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Anonymous
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Help Me Person (from below )
      #59100 - 02/18/03 08:48 AM

so ----
bascially the last test at 37 weeks which was negative is the result i should go by and believe and nothing else?
i should just consider the 24 week positive elisa and indeterminte WB a fluke and move on?




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Anonymous
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Re: Help Me Person (from below ) new
      #59103 - 02/18/03 10:02 AM

That sums it up real well.



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Re: Help Me Person (from below ) new
      #59181 - 02/19/03 05:26 AM

Sounds like it's a fluke and you're OK. Must have been scary though!

Joel Gallant has answered questions like yours and from what I can make out he would say you're OK. If you want to read them go to:
http://qa.hopkins-aids.org/forum/list_questions.html?section_id=61&category_id=91&category=+HIV+Testing

You'll have to browse to find relevant questions, but here's one of his answers which sounds similar to your case

Positive ELISA, indeterminate Western Blot
By Joel E. Gallant, M.D., M.P.H. (13-Jul-1998)


Question
My boyfriend's younger sister (20 y.o -- has had sex without a condom, but is otherwise low-risk) had a positive ELISA result, and one protein reacted to her Western Blot, the others were indeterminate. She is scheduled to be retested (I'm assuming to see if one of the other two proteins have reacted by then) on July 9. Results will not come back for two weeks after that. My question: what are the odds that a positive ELISA and indeterminate Western Blot turn out to be an HIV- diagnosis?

I'm trying to be positive and tell my boyfriend that this is hopeful information (ie, her next test will be indeterminate and she's in the clear, officially, after 6 mo. from her initial test), but I don't want to be unrealistic.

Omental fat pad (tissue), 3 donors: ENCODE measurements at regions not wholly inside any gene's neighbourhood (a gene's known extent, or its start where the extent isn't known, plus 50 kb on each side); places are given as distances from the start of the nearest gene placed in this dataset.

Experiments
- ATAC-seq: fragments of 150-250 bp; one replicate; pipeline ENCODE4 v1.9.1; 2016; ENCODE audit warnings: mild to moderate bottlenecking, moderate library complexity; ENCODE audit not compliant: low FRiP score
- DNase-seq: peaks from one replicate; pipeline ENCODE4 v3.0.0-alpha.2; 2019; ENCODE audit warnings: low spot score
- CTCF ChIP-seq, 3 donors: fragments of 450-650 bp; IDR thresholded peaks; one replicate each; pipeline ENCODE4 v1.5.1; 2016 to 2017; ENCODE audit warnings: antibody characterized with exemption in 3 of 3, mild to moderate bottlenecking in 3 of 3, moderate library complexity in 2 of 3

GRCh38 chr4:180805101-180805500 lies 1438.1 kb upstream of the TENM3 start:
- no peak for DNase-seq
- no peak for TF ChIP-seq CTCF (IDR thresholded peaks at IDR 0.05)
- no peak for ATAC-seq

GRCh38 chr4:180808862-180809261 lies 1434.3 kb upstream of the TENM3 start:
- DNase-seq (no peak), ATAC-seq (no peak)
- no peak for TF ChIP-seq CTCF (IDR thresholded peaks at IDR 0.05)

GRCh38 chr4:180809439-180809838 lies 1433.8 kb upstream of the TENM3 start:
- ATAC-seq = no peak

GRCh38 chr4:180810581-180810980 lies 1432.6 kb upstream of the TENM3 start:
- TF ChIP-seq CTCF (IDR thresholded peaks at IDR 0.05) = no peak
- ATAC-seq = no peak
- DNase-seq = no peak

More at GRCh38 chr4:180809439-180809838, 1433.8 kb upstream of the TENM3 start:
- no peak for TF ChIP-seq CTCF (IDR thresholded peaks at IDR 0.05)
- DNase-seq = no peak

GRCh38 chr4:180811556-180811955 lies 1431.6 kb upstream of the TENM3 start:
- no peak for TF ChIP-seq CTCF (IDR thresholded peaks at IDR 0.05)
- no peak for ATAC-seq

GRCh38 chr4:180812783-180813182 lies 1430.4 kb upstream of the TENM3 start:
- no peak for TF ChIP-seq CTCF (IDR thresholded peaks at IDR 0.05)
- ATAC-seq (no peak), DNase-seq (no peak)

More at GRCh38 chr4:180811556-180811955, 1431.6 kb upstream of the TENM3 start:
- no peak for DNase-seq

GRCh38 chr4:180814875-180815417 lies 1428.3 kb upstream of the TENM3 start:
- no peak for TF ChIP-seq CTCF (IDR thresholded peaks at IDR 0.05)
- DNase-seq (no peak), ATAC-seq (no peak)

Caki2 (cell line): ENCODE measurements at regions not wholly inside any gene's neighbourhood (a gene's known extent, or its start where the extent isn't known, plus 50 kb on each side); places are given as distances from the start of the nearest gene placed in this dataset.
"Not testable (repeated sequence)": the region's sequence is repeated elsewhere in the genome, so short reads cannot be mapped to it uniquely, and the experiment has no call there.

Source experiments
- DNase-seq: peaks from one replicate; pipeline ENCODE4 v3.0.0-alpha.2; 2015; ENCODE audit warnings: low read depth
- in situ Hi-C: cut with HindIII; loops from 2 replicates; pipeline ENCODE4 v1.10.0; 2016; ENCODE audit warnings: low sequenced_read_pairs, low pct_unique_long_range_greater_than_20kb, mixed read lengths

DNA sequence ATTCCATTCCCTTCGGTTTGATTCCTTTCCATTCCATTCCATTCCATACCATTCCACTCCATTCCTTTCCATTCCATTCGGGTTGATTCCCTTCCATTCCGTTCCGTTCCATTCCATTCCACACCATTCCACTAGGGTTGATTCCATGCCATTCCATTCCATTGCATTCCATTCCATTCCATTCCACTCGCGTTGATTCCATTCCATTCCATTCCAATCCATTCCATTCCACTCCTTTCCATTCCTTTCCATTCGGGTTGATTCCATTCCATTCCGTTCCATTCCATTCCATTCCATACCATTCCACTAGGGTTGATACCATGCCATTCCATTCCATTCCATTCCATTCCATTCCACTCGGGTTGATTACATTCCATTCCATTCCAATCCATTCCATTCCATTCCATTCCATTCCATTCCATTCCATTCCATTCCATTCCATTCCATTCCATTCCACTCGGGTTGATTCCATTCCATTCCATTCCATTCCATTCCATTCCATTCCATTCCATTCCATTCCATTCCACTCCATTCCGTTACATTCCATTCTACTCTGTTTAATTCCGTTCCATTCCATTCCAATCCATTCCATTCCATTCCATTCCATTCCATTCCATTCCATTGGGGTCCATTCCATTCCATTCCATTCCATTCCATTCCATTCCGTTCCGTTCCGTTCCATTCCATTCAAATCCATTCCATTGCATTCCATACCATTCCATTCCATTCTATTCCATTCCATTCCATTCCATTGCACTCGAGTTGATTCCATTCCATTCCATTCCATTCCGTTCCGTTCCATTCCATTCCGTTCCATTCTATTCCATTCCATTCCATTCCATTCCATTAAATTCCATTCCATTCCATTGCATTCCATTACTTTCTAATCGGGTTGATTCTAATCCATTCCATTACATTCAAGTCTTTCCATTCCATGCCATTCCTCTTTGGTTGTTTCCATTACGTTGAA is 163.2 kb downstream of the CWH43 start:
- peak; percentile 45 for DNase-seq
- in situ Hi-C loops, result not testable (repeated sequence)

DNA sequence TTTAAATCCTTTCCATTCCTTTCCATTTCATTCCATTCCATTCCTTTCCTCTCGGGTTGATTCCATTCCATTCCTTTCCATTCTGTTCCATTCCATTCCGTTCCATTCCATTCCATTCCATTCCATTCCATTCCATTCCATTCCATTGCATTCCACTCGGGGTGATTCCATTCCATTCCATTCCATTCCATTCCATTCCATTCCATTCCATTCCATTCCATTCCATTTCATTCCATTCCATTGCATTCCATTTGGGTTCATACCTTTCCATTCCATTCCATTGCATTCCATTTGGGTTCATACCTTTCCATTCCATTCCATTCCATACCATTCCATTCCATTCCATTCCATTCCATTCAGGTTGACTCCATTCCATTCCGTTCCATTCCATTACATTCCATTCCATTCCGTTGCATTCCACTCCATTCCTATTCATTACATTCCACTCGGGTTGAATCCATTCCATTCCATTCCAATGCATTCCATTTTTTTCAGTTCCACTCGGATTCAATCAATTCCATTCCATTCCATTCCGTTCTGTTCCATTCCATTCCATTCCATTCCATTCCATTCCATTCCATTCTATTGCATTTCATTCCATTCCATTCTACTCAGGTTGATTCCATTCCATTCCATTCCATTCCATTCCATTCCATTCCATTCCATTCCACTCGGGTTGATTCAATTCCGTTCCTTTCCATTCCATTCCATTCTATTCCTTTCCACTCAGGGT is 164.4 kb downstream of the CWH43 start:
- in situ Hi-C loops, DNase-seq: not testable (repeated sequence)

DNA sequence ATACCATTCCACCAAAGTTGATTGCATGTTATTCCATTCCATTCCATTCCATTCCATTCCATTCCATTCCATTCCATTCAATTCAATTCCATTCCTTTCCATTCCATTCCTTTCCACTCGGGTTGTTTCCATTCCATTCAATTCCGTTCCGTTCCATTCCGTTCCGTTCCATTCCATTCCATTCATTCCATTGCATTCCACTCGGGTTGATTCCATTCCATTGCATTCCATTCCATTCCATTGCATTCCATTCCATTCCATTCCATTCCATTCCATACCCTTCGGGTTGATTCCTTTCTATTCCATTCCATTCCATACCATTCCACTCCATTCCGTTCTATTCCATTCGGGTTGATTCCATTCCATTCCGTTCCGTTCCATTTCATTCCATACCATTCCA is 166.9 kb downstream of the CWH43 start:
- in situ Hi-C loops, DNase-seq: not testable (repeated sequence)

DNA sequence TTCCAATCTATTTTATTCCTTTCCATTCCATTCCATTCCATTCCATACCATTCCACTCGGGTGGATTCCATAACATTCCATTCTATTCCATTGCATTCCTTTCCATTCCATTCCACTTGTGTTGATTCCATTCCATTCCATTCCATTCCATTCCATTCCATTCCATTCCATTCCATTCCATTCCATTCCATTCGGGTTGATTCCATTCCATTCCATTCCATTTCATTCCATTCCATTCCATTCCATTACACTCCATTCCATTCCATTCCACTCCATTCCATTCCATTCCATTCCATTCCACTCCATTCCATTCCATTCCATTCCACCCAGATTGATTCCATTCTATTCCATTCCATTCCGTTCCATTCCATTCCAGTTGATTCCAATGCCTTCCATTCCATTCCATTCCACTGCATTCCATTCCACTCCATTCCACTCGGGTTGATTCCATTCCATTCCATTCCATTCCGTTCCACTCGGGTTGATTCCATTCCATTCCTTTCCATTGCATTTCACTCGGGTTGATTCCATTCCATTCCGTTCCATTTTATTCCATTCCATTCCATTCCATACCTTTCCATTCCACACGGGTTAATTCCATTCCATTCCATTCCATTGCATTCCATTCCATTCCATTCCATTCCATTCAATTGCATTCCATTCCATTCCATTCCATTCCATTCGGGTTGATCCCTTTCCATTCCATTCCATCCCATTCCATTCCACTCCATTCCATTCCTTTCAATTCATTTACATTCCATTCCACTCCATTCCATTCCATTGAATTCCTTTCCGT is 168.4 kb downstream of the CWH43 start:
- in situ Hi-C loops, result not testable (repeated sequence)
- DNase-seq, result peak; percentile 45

On a more psychological note, what role can he (as brother) and me (as friend/girlfriend) play in helping both of these people (the sister and my boyfriend) cope and take the next steps?


Answer
If her second test is indeterminate, then she's HIV negative. Virtually everyone who has an indeterminate test due to seroconversion will have a fully positive test within one month; the rest are simply indeterminate and can safely put it out of their mind. It's also possible to get a viral load done during this interval, which, if negative, provides a great deal of reassurance, as well.

Her six month waiting period was excessive, and seems a little cruel. The six month rule applies to the time between possible infection and an true negative result, which is not the same thing as the time between an indeterminate test result and a true positive or negative.

Unfortunately, a woman who has unprotected sex without a condom can't really be described as "low risk," so maybe the memory of this scary episode will last, and she'll keep herself very safe in the future, assuming she tests negative or indeterminate. As far as support goes, by the time you read this you'll probably be close to having your test results, and you've probably given her the support she needs. I'm going to think optimistically and assume that she'll get good news in the next few days. Let me know how things turn out.







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